Thursday, 20 February 2014

The Africans of India

The Indian society is a beautiful piece of fabric with many colours. As I explained in some of my previous articles, the various clans we see among the Indian castes today are also a result of migration, both in and out of India during the last 2,000 years.


Marfa band of the Siddis. Picture credit THE HINDU.

Among these different castes or clans, there is one known as the Siddi people. They are not natives of India, they are actually descendants of the Bantu people from Africa. The Siddis were brought to India few hundred years ago. They are mostly Muslims. Many served in the army of the Mughals.

Some of you, especially those within my circle of friends would have remembered a discussion which we had few months ago. It was regarding the Siddis and also the tribes of Andaman.

On 9 February 2014, a professor from Sweden contacted me via my Facebook page. He noticed my writings and requested me to spread some of his research. It was an honor to be acknowledged by this professor.

I will post his research works in this article today. It will be below this image. Enjoy reading!




LINGUISTIC EVIDENCE OF BANTU ORIGINS OF THE SIDIS OF INDIA by Prof. Abdulaziz Lodhi, Uppsala University (Sweden).

[Published in TADIA: The African Diaspora in Asia – Explorations on a less known fact. Banglore, India, 2008. p. 301-313. Gujarati translation of the paper as a separate booklet “Gujarat-na Sidi lok-no Itihas” (= A history of the Sidi people of Gujarat) published by Sidi Goma & Al-Mubrik Charitable Trust, Bhavnagar, India, 2008.]

Abstract
The Sidis of India are fragmented communities of mostly East African ancestry. They are descendants of Muslim African traders, sailors, mercenaries and slaves. They speak half a dozen different Indic languages (Gujarati dialects, or a mixture of Gujarati and Hindi, Sindhi and its dialect Cutchi, Urdu, Dakhini, Marathi, Malayalam, Konkani and Kannada, with some Bantu/Swahili words and phrases.

Free Eastern Africans were recruited, or African slaves were randomly caught, from different tribal lands; they usually spoke related languages and several individuals in any one free contingent or slave shipment came from the same area or were members of the same language group. Hence they could communicate in an African language in the beginning; but as mixed groups, small in number and spread over wide areas surrounded by large Indian languages with a long literary tradition, they could not maintain nor transmit their original languages and cultures to posterity. Instead they became localised, retaining only few East-central 

African elements in their speech. Islam, the religion of the politically dominant section of the Indian society of the last millenium with whom most of the Sidis were initially allied, became a common denominator of their cultural identification and also facilitated their social and linguistic integration, and economic, political and military success in many areas, before the advent of European colonial rule.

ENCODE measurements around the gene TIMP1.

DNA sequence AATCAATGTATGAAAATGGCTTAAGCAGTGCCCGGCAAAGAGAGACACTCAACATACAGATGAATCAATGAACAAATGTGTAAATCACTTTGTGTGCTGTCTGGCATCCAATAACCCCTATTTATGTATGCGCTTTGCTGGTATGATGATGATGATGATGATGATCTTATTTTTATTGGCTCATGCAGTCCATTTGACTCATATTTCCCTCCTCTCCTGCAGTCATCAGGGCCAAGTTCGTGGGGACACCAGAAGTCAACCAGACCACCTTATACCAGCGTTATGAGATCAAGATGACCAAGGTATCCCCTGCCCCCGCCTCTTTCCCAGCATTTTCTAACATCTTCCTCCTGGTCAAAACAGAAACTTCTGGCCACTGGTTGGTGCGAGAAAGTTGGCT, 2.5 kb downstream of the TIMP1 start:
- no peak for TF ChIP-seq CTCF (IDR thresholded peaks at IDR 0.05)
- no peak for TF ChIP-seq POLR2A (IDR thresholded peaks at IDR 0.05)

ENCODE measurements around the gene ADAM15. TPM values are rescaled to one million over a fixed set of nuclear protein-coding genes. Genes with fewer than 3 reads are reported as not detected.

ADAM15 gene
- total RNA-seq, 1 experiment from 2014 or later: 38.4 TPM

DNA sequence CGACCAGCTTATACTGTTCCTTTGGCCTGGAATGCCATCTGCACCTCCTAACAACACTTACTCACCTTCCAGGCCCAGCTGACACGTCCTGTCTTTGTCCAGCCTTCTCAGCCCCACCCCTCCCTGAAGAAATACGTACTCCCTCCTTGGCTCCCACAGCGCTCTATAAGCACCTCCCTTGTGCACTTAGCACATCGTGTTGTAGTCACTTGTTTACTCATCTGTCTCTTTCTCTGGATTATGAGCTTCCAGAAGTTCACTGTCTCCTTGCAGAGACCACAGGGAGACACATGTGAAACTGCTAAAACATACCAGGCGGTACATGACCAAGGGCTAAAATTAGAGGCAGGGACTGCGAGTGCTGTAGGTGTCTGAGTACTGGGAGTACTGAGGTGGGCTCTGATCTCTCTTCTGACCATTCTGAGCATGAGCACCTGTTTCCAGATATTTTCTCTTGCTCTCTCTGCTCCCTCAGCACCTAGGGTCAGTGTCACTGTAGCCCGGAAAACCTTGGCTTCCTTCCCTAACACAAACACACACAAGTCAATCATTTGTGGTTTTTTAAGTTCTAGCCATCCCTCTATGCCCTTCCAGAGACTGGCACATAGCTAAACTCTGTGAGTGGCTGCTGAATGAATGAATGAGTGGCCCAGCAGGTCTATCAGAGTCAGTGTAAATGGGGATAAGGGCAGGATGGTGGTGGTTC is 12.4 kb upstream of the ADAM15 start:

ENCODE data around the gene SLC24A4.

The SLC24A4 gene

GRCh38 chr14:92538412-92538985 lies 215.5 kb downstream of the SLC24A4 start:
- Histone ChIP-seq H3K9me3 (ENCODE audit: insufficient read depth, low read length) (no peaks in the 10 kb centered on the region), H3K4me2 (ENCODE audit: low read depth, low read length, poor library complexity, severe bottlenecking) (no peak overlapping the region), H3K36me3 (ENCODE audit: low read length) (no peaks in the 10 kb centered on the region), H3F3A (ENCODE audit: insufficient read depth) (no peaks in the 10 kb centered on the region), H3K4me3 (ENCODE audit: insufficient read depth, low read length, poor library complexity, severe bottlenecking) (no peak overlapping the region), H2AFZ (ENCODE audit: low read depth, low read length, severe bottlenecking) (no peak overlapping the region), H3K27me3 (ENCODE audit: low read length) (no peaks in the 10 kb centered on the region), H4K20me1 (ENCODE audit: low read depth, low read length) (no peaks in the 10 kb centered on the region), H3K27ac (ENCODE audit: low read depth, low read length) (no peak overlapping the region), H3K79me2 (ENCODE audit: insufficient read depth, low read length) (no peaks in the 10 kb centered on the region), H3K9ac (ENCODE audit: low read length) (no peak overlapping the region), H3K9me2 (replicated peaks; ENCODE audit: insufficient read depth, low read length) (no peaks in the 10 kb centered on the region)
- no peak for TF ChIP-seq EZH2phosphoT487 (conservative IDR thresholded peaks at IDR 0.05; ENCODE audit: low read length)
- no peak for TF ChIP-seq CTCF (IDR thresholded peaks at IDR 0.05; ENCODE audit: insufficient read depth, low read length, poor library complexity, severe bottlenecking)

The available Bantu linguistic data in the speech of the Sidis, erroneously identified by several writers as Swahili, appears to have been derived from languages spoken in Mainland Tanzania. In recent years, research interest in the various Sidi and Shidi communities has given them a wider recognition. Sidi cultural societies have been participating internationally with their Muslim Sufi song and dance and their renewed contacts with East Africa have increased slightly the number of Bantu words in their language use, such as Swahili greetings, emphasising their East African heritage and misconceiving Swahili as their ancestral language.


1. Introduction
Scattered and less known communities of African descent in the Indian sub-continent, Sri Lanka and the nearby islands in the Indian Ocean are generally known as Sidi or Siddi. Their presence in India was first mentioned in colonial annals as a novelty or in Census Reports (Freeman.Grenville 1988:XVII). However, recently several serious studies about their history, social organisation, cultural and economic activity, their military exploits in the various colonial armies and their political participation have been presented at international conferences by both Indian and Western scholars (Indian Ocean Studies Conference 2002, UCLA, Jayasuriya and Pankhurst 2003). 

2. Historical background
Camara (1997) reported the self-identifying “Afro-Indians”, i.e. Indians of African origin in India, to number about 35 000, settled in Gujarat, Maharashtra, Andhra Pradesh, Kerala and Karnataka, and in the former Portuguese territories of Daman, Diu and Goa. Today their number is estimated to be 76 000 in Gujarat alone. In Gujarat they are found in the districts of Ahmedabad, Amerili, Jamnagar, Junagadh, Rajkot, Bhavnagar, Bharuch, Ratanpur, Surendranagar and Cutch. According to the Census Report of India (Naik & Pandya, 1981), Sidis in Gujarat in 1971 numbered about 5000 and during the past decades their number has increased slightly and has been fairly constant there because of migration, mainly to the Mumbai region. They are normally settled in areas/hamlets/villages of their own but in Ahmedabad, Bharuch and Cutch they live in mixed areas as they do in parts of Andhra Pradesh.

These Afro-Indians are variously known as Sidhi/Sidi/Siddi or Habshi/Habsi in India, Shidi/Shidee in Pakistan and Kaffir in Sri Lanka. It is generally accepted by scholars that these ethnonyms tell us that the Sidis were in the employ of Sayyads, the Muslim rulers of India, and that many of them came from Ethiopia and Sudan in the 1500s as mercenaries and prisoners of war sold as slaves (Pankhurst 2003). The Arabic religious and/or aristocratic title ‘Sayyad’ or ‘Sayyid’is usually given as the etymology of the ethnonyms Sidhi, Sidhdhi, Siddi, Sidi, or Shidi.